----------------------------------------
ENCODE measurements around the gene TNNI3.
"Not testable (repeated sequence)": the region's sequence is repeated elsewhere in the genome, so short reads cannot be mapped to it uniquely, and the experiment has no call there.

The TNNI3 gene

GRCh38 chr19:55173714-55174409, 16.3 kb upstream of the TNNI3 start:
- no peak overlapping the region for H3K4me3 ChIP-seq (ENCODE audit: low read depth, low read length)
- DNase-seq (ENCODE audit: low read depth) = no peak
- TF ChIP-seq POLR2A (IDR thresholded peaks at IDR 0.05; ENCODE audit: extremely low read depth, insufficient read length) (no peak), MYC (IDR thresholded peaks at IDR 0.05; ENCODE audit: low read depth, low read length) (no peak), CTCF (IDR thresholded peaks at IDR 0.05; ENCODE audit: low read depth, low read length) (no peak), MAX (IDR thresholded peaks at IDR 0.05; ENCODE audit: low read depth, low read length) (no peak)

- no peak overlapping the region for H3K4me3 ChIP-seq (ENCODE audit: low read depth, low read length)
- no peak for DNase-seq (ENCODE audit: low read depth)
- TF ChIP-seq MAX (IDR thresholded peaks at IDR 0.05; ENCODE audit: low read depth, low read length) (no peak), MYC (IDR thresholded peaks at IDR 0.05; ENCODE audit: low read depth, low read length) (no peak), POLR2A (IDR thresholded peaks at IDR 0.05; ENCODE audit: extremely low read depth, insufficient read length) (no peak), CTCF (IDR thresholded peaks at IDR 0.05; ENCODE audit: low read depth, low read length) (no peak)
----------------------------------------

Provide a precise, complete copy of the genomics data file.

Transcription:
ENCODE measurements around the gene TNNI3.
"Not testable (repeated sequence)": the region's sequence is repeated elsewhere in the genome, so short reads cannot be mapped to it uniquely, and the experiment has no call there.

The TNNI3 gene

GRCh38 chr19:55173714-55174409, 16.3 kb upstream of the TNNI3 start:
- no peak overlapping the region for H3K4me3 ChIP-seq (ENCODE audit: low read depth, low read length)
- DNase-seq (ENCODE audit: low read depth) = no peak
- TF ChIP-seq POLR2A (IDR thresholded peaks at IDR 0.05; ENCODE audit: extremely low read depth, insufficient read length) (no peak), MYC (IDR thresholded peaks at IDR 0.05; ENCODE audit: low read depth, low read length) (no peak), CTCF (IDR thresholded peaks at IDR 0.05; ENCODE audit: low read depth, low read length) (no peak), MAX (IDR thresholded peaks at IDR 0.05; ENCODE audit: low read depth, low read length) (no peak)

- no peak overlapping the region for H3K4me3 ChIP-seq (ENCODE audit: low read depth, low read length)
- no peak for DNase-seq (ENCODE audit: low read depth)
- TF ChIP-seq MAX (IDR thresholded peaks at IDR 0.05; ENCODE audit: low read depth, low read length) (no peak), MYC (IDR thresholded peaks at IDR 0.05; ENCODE audit: low read depth, low read length) (no peak), POLR2A (IDR thresholded peaks at IDR 0.05; ENCODE audit: extremely low read depth, insufficient read length) (no peak), CTCF (IDR thresholded peaks at IDR 0.05; ENCODE audit: low read depth, low read length) (no peak)